• Battery Chargers. Get the best charger that you can reasonably afford, again from a reputable e-cig vendor. Statistically most battery incidents occur while batteries are charging. A higher end charger will have better built-in protections.
Pila, Xtar, Nitecore, and Efest are the most recommended charger brands. Recommend batteries be charged on a flame-resistant surface: stove top, marble countertop, metal baking pan, pyrex glass dish. Do not charge batteries if you are not physically present to keep an eye on them.

Guide to Choosing a Li-ion Battery Charger

Many of today's higher-end box chargers have "intelligent" technology designed for the charger to shut down when the battery reaches full voltage (4.2 volts), however electronics can and do fail. Don't trust the safety of your home & family to a faulty electronic circuit or charging cord.

Charging external batteries in the mod via USB port

Rest batteries after charging
One commonly-reported factor in almost all the incidents we hear of where batteries failed violently while in use is that they were taken directly off the charger and then used immediately, at which point they failed.

Because of this, we think it may be a good idea to rest batteries after charging them. This advice will not be found in the usual 'reference bibles' on batteries, but we see more and different reports than others. Therefore we now advise:

Do not use batteries directly after charging them. Use a battery or batteries you previously charged, and that have rested for several hours. This is especially important if using a stacked pair for higher voltage, as statistically the risk is far higher.​

(The above suggestion is based on anectdotal observation only.)​
  • Always use safe battery practices and common sense with all batteries. Even the safest battery available to us can fail. IMR battery failure Most common user-error battery failures are the result of too fast of a discharge -- from the fire button inadvertantly pushed for too long, or the battery being shorted from metal objects (keys, change, etc), completing the electric circuit when carrying a battery in a pocket or purse. Use plastic Battery Cases. Do not stack batteries unless your mod was actually designed to use stacked batteries.

  • Long term storage of unused batteries should be done in a dry place at room temperature (69 degrees F) at 40% voltage. Dispose of old unused batteries at a recycling center such as Radio Shack or Hope Depot.

  • If you are using sub-ohm coils in an RBA/RDA, it is extremely important to use the highest quality IMR/hybrid battery with an appropriate amp rating. Coils less than 0.8 ohm require an IMR battery that has a maximum continuous discharge rate of at least 20 amps, preferably with a 30 amps continuous discharge rate.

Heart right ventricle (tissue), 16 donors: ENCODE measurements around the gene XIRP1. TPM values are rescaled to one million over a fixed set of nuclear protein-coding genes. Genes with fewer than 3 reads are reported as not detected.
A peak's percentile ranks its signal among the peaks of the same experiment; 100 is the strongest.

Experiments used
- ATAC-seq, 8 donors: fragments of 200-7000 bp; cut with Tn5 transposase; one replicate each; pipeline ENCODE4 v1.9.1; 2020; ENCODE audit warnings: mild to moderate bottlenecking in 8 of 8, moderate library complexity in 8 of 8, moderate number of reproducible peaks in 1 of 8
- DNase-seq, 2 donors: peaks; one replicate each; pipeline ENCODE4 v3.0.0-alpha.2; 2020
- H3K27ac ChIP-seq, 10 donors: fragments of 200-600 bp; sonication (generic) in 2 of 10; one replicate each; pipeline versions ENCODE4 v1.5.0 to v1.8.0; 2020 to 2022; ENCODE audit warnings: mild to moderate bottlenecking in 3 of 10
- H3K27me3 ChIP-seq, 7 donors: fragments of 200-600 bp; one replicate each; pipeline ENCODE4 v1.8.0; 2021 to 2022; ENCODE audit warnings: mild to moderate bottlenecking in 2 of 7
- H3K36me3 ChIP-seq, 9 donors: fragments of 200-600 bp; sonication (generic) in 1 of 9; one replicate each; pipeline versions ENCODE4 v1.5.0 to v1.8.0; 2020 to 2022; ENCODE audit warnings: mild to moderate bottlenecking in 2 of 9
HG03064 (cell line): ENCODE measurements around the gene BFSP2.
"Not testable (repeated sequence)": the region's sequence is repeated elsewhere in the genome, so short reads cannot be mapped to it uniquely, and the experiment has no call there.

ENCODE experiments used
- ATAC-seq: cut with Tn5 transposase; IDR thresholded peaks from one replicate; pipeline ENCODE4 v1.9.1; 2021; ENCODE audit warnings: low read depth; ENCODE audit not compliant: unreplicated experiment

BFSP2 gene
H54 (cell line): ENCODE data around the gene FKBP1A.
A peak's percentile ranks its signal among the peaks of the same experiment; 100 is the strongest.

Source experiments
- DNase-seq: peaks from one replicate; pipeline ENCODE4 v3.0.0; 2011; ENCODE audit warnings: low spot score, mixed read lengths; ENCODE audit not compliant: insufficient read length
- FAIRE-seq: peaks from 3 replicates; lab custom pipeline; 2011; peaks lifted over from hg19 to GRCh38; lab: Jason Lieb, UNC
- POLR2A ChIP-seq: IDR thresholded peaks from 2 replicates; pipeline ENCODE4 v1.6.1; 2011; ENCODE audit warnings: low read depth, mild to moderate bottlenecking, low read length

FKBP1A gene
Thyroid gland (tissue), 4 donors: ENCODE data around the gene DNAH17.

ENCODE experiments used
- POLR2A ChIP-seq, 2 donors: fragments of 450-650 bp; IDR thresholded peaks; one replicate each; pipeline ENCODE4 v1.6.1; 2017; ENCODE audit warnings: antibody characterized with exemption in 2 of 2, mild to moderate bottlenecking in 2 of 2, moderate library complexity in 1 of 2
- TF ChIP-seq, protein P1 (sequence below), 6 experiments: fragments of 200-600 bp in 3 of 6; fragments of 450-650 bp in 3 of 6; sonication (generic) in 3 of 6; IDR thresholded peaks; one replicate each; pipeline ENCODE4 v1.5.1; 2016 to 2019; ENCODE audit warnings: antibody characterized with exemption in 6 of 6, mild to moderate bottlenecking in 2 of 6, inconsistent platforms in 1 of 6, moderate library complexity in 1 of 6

IMR Li-Mn. Lithium manganese batteries. Also called "high drain", "safe chemistry", "unprotected".

  • These are used in regulated mods that use buck boost circuitry to achieve variable voltage-wattage, but they are now also recommended for single voltage mechanical mods as a safer alternative to protected Li-Ion batteries.
  • This class will have less capacity in mAh rating compared to protected ICR batteries, but are superior when maximum load current is required, such as in regulated mods, mechanical mods using a Kick, or using an RBA. Why High Drain Batteries?
  • IMR cells have a lower internal resistance, which translates to a much more dynamic voltage curve in comparison to ICR. These will stay above 3.8v under load for a higher majority of their charge cycle, and then drop rather quickly afterward. This gives them a higher useable mAh*6 than their ICR brethren.
IMR/Hybrid batteries.
  • Newer mixed chemistry batteries that are both safe chemistry/high drain and extended capacity in one. A good choice for applications that demand both maximum load current and longer battery time. Can be used for both mechanical and regulated mods. Most in this sub-class have 20 or more amps continuous discharge rate, ideal for sub-ohm mechanicals or high wattage regulated mods. This chemistry is the most popular and recommended battery for vaping currently.

Protected ICR Li Ion. Lithium ion class batteries, also called "protected batteries".

  • ICR batteries are now considered obsolete for mod use because of their potential for flames & explosion and their unacceptably low CDR. Not recommended for vaping.


  • If you use standard resistance coils (1-3 ohms) in a mechanical (no electronics) or (low wattage/20 watt) regulated (electronic) mod, then you could choose an IMR battery with more mAh capacity as your first priority. You won't need more than 10 amps CDR using this resistance, but you should still have at minimum at least 10 amps. Generally speaking, comparing two batteries with the same CDR but different mah ratings, the battery with more mAh (capacity) will last longer per charge than one which has less mAh.
The Panasonic or Orbtonic 18650PF 2900mAh 10 amp CDR battery would be a good choice.​
  • If you use sub-ohm resistance coils (0.2 - 0.8 ohms) on a mech mod or high wattage (20 watts +) regulated mod, your first priority must be for a high amp IMR battery of 20 - 30 amps CDR (maximum continuous discharge rate). Coils under the resistance of 1.0 ohm require more amp power due to their higher amp draw. Use the appropriate battery with an adequate amp rating depending upon the current draw of your coil build (*see the chart immediately below for coil amp draw vs amp rating).
* Coil amp draw from Ohm's Law calculations for Mechanical Mods:
1.0 ohm = 4.2 amp draw
0.9 ohm = 4.6 amp draw
0.8 ohm = 5.2 amp draw
0.7 ohms = 6 amp draw
0.6 ohms = 7 amp draw
0.5 ohms = 8.4 amp draw
0.4 ohms = 10.5 amp draw
0.3 ohms = 14.0 amp draw
0.2 ohms = 21.0 amp draw
0.15 ohms = 28 amp draw
0.1 ohms = 42.0 amp draw